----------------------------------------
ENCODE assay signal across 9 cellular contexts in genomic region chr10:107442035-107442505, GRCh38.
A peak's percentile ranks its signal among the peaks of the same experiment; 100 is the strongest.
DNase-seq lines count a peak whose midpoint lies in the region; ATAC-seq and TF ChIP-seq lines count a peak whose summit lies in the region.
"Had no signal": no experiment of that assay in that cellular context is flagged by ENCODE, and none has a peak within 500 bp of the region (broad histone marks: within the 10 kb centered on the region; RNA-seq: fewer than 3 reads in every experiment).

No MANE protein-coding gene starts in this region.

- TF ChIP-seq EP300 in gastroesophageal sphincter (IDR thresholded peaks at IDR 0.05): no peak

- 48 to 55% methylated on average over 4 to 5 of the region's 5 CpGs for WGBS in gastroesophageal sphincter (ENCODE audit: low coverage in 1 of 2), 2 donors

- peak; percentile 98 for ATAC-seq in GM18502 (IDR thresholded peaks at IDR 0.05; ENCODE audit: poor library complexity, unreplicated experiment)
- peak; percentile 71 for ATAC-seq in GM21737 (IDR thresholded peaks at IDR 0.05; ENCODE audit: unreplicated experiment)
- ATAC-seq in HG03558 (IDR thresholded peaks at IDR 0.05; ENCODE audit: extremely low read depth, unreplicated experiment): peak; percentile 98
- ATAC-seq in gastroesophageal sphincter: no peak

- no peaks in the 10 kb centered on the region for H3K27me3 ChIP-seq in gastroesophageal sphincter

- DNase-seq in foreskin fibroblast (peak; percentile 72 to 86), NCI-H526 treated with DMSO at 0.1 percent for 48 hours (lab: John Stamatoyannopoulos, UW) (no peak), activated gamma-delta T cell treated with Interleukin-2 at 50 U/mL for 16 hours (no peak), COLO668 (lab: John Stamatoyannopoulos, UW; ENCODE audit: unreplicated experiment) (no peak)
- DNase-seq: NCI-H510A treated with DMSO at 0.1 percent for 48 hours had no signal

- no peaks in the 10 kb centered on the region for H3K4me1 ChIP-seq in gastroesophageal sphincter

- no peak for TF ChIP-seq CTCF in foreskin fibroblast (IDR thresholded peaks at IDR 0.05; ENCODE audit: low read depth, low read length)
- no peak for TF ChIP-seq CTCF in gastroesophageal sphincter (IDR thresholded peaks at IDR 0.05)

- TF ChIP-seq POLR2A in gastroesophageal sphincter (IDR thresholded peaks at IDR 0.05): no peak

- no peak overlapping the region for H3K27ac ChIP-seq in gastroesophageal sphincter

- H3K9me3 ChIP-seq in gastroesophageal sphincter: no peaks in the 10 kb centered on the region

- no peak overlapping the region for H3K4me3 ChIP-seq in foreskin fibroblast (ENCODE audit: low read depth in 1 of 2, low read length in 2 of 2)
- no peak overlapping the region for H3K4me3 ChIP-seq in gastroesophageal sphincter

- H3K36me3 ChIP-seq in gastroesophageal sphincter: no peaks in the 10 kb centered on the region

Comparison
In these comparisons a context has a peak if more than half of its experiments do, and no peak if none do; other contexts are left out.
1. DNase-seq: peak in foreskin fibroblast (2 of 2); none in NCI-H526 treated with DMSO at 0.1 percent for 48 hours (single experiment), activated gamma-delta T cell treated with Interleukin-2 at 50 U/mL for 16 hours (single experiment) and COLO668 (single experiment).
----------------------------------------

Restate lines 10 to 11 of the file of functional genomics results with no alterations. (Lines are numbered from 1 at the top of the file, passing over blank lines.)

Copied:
- ATAC-seq in HG03558 (IDR thresholded peaks at IDR 0.05; ENCODE audit: extremely low read depth, unreplicated experiment): peak; percentile 98
- ATAC-seq in gastroesophageal sphincter: no peak